A South Korean retail giant has shelved controversial expansion plans, while a large bank made hundreds of contract jobs permanent after President Moon Jae-in took office vowing to reform the family-run conglomerates that dominate the economy.
The 64-year-old liberal leader campaigned on a platform of curbing the power of the conglomerates, or chaebol. On Wednesday, he nominated an economist nicknamed “chaebol sniper” for his shareholder activist campaigns as head of the antitrust regulator.
Moon has yet to spell out his reform agenda, and the fractured parliament, controlled by conservative and moderate politicians, would likely only support modest changes, given the chaebol’s outsized role in the economy.
But some companies are choosing to stay out of the crosshairs even before they see any legislation. Business lobby groups say they will work with Moon in creating jobs — the president’s No.1 priority according to his advisers.
South Korea’s four biggest chaebol groups – Samsung (ssnlf), Hyundai Motor (hymtf), SK (skmtf) and LG (krx) – account for half the country’s stock market value. They released full-page ads after Moon’s election, featuring his photo and saying they “will be with (President Moon) to make a better country.”
“They don’t want to be the first to cause some kind of a problem,” said Chang Sea-jin, professor of business administration at National University of Singapore. “It’s time to be very careful.”
Big business, however, has largely stayed silent on Moon’s call to create jobs, underscoring the challenges in delivering on his signature agenda. Moon pledged to create 810,000 public sector jobs and has chastised the chaebol for not hiring.
Moon has vowed to end the practice of pardoning convicted corporate criminals and to break the nexus of business and politics that was once again exposed in the scandal that led to the ouster of former president Park Geun-hye and the arrest of Samsung chief Jay Y. Lee who is accused of bribing Park. Both are undergoing trial on criminal charges and have denied any wrongdoing.
The conglomerates helped transform South Korea into Asia’s fourth-largest economy. But critics say they have used their cosy ties with the government to crowd out smaller businesses.
They also blame the chaebol’s complex web of cross-shareholdings among group companies and opaque governance for the so-called “Korea Discount” – meaning their shares are typically undervalued in comparison to their global peers.
“Fall out of favor”
Within days of Moon’s election, Shinsegae, South Korea’s third-largest department store operator, indefinitely postponed a land purchasing agreement for a new store it was planning to build in Bucheon, southwest of Seoul. Small business owners near the site have been protesting the plan.
During the campaign, Moon pledged to place limitations on large shopping complexes, including on where they could be built, in order to protect smaller firms and self-employed shopowners.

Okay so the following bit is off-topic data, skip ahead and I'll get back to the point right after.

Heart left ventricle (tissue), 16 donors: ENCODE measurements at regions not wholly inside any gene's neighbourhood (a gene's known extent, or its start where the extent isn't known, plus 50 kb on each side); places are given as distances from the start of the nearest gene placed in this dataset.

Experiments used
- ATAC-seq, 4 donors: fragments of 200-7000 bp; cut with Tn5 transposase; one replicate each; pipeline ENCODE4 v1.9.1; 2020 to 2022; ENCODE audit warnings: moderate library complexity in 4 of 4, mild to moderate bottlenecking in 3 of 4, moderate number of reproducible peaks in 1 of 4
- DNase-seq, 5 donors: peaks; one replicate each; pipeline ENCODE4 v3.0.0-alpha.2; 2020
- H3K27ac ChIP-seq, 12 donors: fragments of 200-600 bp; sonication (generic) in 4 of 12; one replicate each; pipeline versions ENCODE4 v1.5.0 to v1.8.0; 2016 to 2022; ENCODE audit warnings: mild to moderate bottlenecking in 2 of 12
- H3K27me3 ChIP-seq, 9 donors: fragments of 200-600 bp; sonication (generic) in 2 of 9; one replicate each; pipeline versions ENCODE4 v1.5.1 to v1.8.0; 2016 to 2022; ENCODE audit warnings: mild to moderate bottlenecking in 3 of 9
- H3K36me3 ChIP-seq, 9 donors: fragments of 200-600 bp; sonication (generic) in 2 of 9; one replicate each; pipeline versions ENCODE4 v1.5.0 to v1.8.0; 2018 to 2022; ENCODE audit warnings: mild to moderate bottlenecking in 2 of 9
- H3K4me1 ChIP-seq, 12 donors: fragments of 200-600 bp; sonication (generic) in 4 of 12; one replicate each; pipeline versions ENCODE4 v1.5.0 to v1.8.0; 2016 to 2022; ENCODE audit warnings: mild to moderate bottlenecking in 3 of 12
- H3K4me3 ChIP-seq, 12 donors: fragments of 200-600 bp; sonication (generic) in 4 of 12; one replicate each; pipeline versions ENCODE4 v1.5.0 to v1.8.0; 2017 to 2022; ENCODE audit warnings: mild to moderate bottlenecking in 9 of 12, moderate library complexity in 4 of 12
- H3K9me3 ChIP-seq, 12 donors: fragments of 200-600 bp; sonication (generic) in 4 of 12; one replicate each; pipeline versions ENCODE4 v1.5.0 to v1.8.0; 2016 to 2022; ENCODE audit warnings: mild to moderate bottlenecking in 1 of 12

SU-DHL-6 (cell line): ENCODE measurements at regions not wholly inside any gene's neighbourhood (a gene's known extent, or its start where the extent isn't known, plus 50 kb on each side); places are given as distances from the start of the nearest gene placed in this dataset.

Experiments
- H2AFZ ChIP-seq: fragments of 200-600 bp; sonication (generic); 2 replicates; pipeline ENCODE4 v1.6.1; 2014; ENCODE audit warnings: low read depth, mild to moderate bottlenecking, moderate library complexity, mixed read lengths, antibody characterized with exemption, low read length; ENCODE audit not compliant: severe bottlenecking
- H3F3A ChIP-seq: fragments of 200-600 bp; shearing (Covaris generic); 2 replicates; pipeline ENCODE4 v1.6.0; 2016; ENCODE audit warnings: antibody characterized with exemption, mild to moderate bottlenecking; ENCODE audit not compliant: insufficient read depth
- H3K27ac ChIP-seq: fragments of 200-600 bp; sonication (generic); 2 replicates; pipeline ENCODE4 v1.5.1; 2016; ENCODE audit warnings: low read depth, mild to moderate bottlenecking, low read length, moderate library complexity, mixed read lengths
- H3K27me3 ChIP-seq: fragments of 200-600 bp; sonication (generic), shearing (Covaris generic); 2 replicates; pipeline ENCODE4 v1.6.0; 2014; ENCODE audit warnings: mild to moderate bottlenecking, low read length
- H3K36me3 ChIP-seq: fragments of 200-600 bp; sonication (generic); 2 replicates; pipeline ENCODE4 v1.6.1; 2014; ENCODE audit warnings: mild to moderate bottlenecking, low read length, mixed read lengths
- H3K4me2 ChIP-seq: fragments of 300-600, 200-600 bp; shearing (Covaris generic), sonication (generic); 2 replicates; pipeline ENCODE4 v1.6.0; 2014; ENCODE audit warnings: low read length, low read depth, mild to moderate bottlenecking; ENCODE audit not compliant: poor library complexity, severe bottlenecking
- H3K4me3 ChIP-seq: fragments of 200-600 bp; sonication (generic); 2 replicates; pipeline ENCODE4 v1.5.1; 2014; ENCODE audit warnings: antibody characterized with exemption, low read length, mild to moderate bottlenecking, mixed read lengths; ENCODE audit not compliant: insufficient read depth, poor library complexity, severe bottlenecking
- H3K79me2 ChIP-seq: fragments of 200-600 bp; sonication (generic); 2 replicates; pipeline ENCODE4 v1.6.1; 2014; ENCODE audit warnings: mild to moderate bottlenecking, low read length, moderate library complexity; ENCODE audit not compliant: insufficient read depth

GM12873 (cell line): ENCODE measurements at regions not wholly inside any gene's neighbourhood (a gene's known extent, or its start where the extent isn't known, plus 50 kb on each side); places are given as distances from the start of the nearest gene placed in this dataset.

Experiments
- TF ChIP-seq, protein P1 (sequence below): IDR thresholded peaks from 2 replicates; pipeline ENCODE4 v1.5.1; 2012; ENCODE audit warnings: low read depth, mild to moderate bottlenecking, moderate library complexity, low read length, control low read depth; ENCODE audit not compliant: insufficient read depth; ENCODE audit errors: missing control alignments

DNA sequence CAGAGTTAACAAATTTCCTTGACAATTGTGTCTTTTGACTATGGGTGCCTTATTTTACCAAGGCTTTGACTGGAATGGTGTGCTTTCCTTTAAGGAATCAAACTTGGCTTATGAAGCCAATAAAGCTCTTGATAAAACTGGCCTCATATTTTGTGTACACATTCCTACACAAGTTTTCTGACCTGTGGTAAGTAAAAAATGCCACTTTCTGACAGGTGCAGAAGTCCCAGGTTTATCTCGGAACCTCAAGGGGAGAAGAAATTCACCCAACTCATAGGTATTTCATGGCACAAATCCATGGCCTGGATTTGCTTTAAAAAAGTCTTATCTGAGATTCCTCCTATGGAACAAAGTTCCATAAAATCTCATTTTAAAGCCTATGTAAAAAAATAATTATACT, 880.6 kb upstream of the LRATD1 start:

“I understand Shinsegae postponed the deal because of concerns that if they sign immediately after the start of the new administration, they will fall out of favor and be disadvantaged,” Kim Man-soo, mayor of Bucheon City, posted on his Facebook.
A Shinsegae official said the company had already scaled back the shopping mall project in late 2016, so as not to hurt traditional markets. He declined to elaborate.
Shinsegae was spun off from Samsung in 1997, and Jay Y. Lee’s aunt is its chairwoman and single-largest shareholder.
Another shopping mall project in northwest Seoul by Lotte Shopping Co Ltd, which had been in the works for four years, may be scrapped all together.
Lotte, Shinsegae’s bigger rival, bought land for the mall in 2013, but the city of Seoul, whose mayor is a member of Moon’s liberal party, has not approved construction. Lotte filed an administrative lawsuit against the city in April asking for a resolution.
With Moon’s election, Lotte has effectively given up on the project, the Chosun Ilbo newspaper said, citing a high-ranking Lotte official. A Lotte spokesman denied the report.
The South Korean unit of Citibank, on Tuesday offered to turn all of its roughly 300 long-term temporary workers into regular workers “in pursuit of a broader benefit.”
Kim Sang-jo, Moon’s nominee as next chairman of the Korea Fair Trade Commission, told reporters on Thursday he was in no hurry to unravel the cross-shareholding structures. The commission sets policies and decides cases related to fair competition.
Reform was “never about destroying or disbanding” chaebols, but about inducing them to grow and add jobs, Kim said.
South Korea’s 10 largest companies only employ about 1 million of some 19 million actively employed in the country, the 54-year-old Kim said.
“While there’s no change in our belief that cross-shareholding is a serious problem, we have to weigh benefits and administrative costs of any such reform” Kim said. “We have limited capital to push for policy changes and it is important to set priorities.”
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But company officials and experts say structural problems make hiring easier said than done. Though tech giants, such as Samsung Electronics and SK Hynix, are posting big profits and building new plants in South Korea, their production lines are largely automated and require less manpower than before.
Other top employers such as Hyundai Motor are looking to build more overseas to cut costs, while shipbuilders are downsizing amid a painful restructuring.